Could Ontario’s optimism be infectious?

It’s been nearly 15 years since I started doing consulting work in Ontario and you have to tip your hat to the optimism – particularly among the urban centres in the Kingston-Toronto-Windsor Corridor but also extending to Ottawa.  I had the opportunity to review all urban centres from Cornwall to Windsor a few years ago and I was surprised at how many municipalities were targeting robust growth – Pickering was planning to double in size within 8 years, as one example.

I just read this morning that the City of Ottawa is planning to add another 400,000 to its population by 2046.  That’s a 40% increase over 2020.

To put that into some kind of perspective that would be like the Moncton CMA rising to 220,000 within 25 years or the Saint John CMA to 185,000 within 25 years. If New Brunswick saw that kind of growth, 1.1 million within 25 years from now.

Of course I had argued that New Brunswick should target 1 million within this time frame.  In my opinion this would generate strong economic growth over the period and ensure we have the demographic balance and tax revenues to sustainably pay for public services.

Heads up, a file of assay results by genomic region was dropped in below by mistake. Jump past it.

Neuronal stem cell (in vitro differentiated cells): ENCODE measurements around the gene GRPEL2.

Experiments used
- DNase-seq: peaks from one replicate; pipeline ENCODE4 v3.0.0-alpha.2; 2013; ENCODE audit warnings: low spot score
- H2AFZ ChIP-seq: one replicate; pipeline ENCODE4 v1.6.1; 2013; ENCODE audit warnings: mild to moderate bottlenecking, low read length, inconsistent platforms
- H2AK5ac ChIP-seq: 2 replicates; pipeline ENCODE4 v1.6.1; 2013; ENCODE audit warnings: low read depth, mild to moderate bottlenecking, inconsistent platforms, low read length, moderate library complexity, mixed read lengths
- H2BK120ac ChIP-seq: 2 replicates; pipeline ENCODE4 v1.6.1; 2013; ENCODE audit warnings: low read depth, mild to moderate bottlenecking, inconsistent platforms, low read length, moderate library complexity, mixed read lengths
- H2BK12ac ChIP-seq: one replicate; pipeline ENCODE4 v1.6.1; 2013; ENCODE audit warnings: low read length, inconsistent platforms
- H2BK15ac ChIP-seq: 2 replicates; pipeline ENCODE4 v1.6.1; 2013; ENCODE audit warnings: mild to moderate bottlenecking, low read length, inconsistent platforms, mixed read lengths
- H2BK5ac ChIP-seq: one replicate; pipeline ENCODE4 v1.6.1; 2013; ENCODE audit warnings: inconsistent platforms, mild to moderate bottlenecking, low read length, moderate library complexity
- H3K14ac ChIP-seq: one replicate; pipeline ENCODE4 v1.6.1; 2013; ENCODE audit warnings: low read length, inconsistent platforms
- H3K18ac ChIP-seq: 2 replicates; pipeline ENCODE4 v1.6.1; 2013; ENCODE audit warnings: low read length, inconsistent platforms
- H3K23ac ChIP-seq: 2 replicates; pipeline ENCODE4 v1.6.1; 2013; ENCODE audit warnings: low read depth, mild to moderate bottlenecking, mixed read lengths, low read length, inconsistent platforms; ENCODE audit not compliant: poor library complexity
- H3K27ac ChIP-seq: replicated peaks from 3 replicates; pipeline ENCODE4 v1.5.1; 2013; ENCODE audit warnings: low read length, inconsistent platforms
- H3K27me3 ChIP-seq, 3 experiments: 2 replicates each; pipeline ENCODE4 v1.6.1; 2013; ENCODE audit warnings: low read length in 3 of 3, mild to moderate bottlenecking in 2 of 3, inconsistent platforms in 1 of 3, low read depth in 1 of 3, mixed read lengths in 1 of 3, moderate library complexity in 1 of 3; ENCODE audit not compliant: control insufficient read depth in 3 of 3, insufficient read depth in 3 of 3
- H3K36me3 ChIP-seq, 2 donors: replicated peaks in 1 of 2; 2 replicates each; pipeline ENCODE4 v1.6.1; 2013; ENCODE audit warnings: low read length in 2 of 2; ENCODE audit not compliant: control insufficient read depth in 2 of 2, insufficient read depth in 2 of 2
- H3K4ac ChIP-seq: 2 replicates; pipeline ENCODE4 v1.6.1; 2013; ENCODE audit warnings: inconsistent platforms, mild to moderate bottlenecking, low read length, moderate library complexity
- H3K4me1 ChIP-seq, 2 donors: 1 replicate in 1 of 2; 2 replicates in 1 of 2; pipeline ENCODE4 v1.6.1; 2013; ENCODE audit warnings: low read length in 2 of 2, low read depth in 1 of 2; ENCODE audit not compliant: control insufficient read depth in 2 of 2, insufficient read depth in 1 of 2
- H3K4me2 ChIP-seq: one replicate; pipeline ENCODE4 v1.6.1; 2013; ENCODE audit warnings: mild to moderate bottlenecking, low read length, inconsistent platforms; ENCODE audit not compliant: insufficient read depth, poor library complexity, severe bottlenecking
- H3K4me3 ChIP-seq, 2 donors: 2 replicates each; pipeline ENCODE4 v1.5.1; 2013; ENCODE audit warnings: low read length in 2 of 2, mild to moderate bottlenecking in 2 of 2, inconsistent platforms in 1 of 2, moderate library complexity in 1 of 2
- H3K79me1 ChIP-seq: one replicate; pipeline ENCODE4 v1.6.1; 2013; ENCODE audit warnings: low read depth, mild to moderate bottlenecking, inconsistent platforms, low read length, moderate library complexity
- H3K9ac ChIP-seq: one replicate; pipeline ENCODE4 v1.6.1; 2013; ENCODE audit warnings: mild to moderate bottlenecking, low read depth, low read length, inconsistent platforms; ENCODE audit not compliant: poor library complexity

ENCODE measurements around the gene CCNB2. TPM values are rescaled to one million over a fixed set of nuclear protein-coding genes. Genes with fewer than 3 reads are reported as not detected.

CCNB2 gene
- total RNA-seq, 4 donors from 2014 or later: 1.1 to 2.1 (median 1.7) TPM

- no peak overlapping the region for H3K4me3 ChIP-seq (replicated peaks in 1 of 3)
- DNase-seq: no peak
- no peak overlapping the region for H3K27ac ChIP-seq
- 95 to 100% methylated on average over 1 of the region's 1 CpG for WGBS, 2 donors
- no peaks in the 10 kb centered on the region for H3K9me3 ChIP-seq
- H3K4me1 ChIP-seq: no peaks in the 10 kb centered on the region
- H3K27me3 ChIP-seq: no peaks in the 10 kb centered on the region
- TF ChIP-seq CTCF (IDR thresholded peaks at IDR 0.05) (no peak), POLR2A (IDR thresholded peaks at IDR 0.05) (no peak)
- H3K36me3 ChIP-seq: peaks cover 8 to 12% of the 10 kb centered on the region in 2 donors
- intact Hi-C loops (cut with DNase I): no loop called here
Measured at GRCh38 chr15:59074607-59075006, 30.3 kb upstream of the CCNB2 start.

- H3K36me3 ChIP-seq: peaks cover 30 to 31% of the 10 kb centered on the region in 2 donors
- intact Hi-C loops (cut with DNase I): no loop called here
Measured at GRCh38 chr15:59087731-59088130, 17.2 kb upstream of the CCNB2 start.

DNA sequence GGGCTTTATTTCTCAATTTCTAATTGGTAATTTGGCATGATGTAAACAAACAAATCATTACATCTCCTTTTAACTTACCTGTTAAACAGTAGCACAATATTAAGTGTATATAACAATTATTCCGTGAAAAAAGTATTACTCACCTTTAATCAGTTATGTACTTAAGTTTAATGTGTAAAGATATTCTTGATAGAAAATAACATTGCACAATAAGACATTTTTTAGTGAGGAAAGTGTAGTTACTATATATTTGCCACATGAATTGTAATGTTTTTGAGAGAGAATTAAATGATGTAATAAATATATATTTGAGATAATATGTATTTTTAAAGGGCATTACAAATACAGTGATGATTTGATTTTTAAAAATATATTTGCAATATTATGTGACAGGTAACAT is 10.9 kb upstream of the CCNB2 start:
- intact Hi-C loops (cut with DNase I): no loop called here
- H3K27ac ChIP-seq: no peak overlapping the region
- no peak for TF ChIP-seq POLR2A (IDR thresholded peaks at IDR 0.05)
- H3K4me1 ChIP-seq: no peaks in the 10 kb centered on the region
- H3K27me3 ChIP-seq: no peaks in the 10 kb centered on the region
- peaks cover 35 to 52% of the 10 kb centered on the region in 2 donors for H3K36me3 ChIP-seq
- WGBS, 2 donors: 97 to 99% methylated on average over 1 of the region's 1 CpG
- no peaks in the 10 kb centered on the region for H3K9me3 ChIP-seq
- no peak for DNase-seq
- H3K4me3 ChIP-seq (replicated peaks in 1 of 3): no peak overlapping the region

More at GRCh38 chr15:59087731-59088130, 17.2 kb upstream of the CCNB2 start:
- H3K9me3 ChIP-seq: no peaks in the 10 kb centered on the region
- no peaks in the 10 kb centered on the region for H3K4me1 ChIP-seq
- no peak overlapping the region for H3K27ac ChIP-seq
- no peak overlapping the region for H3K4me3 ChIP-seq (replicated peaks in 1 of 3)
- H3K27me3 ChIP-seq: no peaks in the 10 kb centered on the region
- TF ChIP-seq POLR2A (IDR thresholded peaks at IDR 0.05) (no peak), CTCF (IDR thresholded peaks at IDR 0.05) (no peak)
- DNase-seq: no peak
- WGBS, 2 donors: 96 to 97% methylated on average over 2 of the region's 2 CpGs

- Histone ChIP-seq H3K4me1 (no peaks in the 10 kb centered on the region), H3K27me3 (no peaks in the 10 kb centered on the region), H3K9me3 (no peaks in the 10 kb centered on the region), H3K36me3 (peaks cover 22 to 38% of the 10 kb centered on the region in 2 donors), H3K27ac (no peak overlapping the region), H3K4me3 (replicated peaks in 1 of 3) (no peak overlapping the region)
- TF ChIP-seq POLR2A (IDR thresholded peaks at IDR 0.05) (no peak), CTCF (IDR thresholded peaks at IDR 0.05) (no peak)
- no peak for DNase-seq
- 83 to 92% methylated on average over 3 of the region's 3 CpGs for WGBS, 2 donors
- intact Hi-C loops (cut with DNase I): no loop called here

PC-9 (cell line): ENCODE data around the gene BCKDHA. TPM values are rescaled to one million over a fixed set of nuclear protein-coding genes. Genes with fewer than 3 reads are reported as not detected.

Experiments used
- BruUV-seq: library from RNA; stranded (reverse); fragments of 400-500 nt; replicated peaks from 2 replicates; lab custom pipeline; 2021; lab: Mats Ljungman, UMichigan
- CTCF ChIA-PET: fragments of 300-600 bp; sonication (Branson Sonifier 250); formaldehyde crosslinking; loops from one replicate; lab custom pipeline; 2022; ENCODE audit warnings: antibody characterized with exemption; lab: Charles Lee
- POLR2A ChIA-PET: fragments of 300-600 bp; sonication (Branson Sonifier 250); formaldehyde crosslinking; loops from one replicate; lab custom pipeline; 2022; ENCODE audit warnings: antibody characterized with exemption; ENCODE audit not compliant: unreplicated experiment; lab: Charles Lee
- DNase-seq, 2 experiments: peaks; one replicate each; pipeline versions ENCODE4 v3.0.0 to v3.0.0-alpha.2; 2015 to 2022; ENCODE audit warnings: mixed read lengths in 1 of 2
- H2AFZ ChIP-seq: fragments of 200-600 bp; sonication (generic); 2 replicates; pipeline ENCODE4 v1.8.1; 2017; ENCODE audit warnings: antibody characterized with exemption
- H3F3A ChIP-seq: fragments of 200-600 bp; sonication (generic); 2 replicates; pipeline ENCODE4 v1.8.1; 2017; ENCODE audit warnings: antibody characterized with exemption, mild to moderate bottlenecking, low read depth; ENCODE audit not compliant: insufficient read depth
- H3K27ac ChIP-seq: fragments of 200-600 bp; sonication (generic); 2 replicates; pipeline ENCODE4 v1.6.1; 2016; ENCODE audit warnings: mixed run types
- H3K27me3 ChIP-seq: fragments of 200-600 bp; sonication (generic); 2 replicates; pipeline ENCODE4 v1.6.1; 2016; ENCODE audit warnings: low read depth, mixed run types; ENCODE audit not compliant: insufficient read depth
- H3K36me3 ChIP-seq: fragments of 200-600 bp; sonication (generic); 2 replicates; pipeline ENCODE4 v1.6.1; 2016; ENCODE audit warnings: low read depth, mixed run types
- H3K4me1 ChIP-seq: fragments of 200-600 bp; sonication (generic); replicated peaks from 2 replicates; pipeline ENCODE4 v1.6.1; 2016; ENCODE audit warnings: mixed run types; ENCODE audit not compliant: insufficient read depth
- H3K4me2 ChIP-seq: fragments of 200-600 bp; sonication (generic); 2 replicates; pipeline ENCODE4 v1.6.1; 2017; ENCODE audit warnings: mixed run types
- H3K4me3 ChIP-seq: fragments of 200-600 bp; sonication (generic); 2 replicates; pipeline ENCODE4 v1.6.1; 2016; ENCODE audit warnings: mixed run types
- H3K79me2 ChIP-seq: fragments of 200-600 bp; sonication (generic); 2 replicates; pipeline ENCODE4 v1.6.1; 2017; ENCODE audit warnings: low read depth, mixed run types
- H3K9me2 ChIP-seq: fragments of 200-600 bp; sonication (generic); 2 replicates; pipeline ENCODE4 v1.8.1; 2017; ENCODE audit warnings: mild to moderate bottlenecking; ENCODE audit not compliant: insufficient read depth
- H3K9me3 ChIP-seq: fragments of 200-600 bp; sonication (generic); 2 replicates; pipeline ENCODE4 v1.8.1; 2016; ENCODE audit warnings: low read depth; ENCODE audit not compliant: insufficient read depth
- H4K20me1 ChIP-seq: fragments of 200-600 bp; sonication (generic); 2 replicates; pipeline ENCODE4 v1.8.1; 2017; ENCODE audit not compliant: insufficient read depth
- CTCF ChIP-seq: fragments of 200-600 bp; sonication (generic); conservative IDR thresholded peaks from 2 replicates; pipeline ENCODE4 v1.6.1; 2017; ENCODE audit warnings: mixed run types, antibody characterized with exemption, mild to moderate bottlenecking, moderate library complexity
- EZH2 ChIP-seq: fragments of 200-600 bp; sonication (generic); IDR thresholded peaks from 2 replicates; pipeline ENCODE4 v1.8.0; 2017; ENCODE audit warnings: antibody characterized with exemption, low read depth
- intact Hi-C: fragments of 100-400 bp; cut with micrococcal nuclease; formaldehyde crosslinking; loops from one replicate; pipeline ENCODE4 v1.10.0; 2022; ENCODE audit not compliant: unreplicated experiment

It’s one thing for David Campbell to muse.

It would be another for the Saint John CMA to bake this kind of growth in its plan.

Oops.  It already did.  In the 1970s the plan called for Saint John to grow its population to more than 200,000 by the turn of the millennium.

In other words, we have had ambition in the past.

But ambition met reality and birthed pessimism.

If we bake 0.5% growth into the plan – we just might get what we planned.

Alternatively if we bake 2% growth into the plan – at least we have something to work towards.


1 thought on “Could Ontario’s optimism be infectious?

  1. Your goal to see our population grow to one million should become our collective mantra

Comments are closed.